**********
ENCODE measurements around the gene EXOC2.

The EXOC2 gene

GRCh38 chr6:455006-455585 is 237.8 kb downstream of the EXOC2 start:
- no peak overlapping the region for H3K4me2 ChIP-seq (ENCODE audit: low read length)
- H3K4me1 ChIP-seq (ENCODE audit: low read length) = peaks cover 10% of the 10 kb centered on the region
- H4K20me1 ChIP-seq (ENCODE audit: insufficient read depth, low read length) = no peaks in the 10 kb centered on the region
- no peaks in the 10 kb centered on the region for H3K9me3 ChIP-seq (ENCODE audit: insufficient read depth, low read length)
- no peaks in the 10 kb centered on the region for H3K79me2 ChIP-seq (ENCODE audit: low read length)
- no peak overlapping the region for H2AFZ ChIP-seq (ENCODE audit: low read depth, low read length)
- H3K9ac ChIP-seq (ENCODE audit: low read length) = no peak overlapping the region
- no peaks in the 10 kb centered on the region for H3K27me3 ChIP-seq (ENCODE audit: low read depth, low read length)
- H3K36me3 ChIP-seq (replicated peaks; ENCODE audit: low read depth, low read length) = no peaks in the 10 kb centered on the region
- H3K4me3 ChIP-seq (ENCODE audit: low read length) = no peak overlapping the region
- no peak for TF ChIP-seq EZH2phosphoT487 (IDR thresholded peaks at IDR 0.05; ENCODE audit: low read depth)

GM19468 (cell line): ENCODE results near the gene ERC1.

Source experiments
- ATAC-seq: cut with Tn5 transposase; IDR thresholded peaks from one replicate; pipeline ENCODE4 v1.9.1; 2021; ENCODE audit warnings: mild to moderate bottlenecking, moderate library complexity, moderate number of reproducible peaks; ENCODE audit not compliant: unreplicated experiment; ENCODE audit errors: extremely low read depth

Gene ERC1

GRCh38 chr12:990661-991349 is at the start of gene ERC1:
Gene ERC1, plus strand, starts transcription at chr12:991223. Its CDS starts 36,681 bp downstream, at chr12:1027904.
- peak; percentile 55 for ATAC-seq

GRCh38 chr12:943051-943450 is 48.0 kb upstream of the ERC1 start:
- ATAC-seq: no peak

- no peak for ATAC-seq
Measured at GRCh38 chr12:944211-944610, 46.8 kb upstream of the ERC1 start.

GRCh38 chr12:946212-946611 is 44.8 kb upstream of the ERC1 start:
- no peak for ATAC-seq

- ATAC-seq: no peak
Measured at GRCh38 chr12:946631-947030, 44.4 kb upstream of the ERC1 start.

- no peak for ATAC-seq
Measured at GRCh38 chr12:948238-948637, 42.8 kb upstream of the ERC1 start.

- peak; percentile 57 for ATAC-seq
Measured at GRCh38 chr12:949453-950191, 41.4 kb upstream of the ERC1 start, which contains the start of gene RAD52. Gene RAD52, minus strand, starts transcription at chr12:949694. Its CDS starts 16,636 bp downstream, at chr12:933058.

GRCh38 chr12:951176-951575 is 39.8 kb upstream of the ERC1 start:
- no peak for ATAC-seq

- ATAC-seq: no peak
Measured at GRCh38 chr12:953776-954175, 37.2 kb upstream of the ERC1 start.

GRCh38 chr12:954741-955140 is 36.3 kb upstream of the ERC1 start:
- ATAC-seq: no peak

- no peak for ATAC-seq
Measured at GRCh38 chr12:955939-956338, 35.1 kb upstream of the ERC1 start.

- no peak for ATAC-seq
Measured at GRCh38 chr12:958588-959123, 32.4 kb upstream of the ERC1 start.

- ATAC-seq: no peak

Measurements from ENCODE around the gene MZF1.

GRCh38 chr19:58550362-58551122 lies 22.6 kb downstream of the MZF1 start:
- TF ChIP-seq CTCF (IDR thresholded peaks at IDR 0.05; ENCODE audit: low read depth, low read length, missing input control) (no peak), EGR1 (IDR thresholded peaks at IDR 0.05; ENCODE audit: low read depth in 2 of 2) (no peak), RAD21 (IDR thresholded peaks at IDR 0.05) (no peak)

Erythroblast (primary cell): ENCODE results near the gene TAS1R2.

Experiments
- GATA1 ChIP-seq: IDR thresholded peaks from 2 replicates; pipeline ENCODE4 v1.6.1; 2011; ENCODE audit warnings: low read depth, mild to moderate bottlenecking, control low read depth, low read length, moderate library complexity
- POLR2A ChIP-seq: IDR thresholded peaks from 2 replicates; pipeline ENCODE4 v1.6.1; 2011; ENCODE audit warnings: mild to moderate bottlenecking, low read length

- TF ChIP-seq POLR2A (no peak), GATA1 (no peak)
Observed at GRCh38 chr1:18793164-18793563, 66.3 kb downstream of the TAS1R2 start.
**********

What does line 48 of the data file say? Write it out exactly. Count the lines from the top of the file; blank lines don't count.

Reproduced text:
Erythroblast (primary cell): ENCODE results near the gene TAS1R2.